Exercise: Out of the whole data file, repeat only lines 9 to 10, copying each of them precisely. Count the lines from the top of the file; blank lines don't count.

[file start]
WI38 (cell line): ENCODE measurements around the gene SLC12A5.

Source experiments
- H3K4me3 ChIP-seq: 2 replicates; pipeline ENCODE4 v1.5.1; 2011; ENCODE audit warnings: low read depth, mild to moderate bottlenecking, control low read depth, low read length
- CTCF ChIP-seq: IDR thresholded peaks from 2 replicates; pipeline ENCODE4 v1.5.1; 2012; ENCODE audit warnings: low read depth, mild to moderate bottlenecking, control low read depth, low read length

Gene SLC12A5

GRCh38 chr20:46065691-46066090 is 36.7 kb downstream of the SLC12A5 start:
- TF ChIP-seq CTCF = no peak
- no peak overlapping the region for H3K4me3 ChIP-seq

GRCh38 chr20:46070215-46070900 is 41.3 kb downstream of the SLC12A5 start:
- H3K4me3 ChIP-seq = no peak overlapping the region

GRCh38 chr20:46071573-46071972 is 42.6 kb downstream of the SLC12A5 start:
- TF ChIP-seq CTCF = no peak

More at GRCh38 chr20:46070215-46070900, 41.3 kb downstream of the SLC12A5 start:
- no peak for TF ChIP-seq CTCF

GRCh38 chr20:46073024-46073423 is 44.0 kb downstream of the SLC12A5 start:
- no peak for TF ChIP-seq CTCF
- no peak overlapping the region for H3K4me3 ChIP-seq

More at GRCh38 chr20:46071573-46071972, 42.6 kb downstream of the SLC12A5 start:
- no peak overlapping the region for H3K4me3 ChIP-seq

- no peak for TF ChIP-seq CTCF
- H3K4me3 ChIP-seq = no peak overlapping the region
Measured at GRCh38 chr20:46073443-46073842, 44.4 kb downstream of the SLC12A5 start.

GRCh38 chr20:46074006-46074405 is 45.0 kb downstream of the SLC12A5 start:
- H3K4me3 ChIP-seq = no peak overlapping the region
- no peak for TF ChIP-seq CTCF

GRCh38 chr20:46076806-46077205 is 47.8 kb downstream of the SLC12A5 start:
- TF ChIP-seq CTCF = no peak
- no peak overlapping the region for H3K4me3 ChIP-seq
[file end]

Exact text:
GRCh38 chr20:46070215-46070900 is 41.3 kb downstream of the SLC12A5 start:
- H3K4me3 ChIP-seq = no peak overlapping the region